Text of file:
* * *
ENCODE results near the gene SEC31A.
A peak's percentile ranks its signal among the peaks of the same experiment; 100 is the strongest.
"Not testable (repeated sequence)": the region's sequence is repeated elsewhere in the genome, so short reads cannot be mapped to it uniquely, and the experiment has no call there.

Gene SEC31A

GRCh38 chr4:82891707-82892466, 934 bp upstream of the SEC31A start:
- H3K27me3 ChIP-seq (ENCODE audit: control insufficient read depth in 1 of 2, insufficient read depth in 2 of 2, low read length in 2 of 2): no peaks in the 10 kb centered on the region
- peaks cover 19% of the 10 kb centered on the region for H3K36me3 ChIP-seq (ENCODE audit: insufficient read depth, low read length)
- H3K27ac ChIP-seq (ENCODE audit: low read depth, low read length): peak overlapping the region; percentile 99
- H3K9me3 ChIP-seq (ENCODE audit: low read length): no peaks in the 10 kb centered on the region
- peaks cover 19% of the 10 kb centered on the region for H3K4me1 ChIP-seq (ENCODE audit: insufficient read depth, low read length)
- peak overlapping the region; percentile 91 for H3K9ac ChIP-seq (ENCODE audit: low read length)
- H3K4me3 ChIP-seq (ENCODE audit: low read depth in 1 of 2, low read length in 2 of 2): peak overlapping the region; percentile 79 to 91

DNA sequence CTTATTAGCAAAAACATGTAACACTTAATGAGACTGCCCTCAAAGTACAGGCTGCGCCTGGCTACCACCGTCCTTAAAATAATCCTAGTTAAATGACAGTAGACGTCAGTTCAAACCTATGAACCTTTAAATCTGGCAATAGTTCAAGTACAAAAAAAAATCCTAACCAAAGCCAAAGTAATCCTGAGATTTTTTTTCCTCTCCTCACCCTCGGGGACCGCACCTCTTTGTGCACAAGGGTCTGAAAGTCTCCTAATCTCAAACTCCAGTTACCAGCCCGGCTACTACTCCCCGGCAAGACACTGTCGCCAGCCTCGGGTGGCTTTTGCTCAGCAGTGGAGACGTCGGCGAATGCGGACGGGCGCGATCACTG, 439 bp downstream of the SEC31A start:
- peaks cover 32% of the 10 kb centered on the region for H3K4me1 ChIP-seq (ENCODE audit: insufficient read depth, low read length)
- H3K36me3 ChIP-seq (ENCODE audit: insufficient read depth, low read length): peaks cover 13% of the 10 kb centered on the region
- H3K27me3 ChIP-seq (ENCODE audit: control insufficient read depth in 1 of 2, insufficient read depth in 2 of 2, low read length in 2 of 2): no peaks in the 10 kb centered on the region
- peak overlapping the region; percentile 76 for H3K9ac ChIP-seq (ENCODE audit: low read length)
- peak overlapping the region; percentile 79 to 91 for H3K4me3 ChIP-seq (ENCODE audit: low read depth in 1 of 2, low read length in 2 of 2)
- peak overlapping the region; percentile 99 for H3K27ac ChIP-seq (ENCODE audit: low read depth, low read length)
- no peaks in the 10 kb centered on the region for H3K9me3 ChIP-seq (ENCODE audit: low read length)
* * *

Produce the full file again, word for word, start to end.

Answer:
ENCODE results near the gene SEC31A.
A peak's percentile ranks its signal among the peaks of the same experiment; 100 is the strongest.
"Not testable (repeated sequence)": the region's sequence is repeated elsewhere in the genome, so short reads cannot be mapped to it uniquely, and the experiment has no call there.

Gene SEC31A

GRCh38 chr4:82891707-82892466, 934 bp upstream of the SEC31A start:
- H3K27me3 ChIP-seq (ENCODE audit: control insufficient read depth in 1 of 2, insufficient read depth in 2 of 2, low read length in 2 of 2): no peaks in the 10 kb centered on the region
- peaks cover 19% of the 10 kb centered on the region for H3K36me3 ChIP-seq (ENCODE audit: insufficient read depth, low read length)
- H3K27ac ChIP-seq (ENCODE audit: low read depth, low read length): peak overlapping the region; percentile 99
- H3K9me3 ChIP-seq (ENCODE audit: low read length): no peaks in the 10 kb centered on the region
- peaks cover 19% of the 10 kb centered on the region for H3K4me1 ChIP-seq (ENCODE audit: insufficient read depth, low read length)
- peak overlapping the region; percentile 91 for H3K9ac ChIP-seq (ENCODE audit: low read length)
- H3K4me3 ChIP-seq (ENCODE audit: low read depth in 1 of 2, low read length in 2 of 2): peak overlapping the region; percentile 79 to 91

DNA sequence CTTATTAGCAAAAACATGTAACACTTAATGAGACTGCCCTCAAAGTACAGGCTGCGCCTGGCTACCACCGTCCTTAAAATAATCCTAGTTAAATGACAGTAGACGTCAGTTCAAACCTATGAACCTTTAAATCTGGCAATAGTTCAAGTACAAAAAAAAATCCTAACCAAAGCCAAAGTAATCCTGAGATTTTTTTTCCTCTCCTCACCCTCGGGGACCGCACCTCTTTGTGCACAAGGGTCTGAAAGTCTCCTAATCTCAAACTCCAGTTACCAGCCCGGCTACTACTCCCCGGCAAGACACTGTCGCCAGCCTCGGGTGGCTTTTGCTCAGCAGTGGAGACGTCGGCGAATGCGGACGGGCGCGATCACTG, 439 bp downstream of the SEC31A start:
- peaks cover 32% of the 10 kb centered on the region for H3K4me1 ChIP-seq (ENCODE audit: insufficient read depth, low read length)
- H3K36me3 ChIP-seq (ENCODE audit: insufficient read depth, low read length): peaks cover 13% of the 10 kb centered on the region
- H3K27me3 ChIP-seq (ENCODE audit: control insufficient read depth in 1 of 2, insufficient read depth in 2 of 2, low read length in 2 of 2): no peaks in the 10 kb centered on the region
- peak overlapping the region; percentile 76 for H3K9ac ChIP-seq (ENCODE audit: low read length)
- peak overlapping the region; percentile 79 to 91 for H3K4me3 ChIP-seq (ENCODE audit: low read depth in 1 of 2, low read length in 2 of 2)
- peak overlapping the region; percentile 99 for H3K27ac ChIP-seq (ENCODE audit: low read depth, low read length)
- no peaks in the 10 kb centered on the region for H3K9me3 ChIP-seq (ENCODE audit: low read length)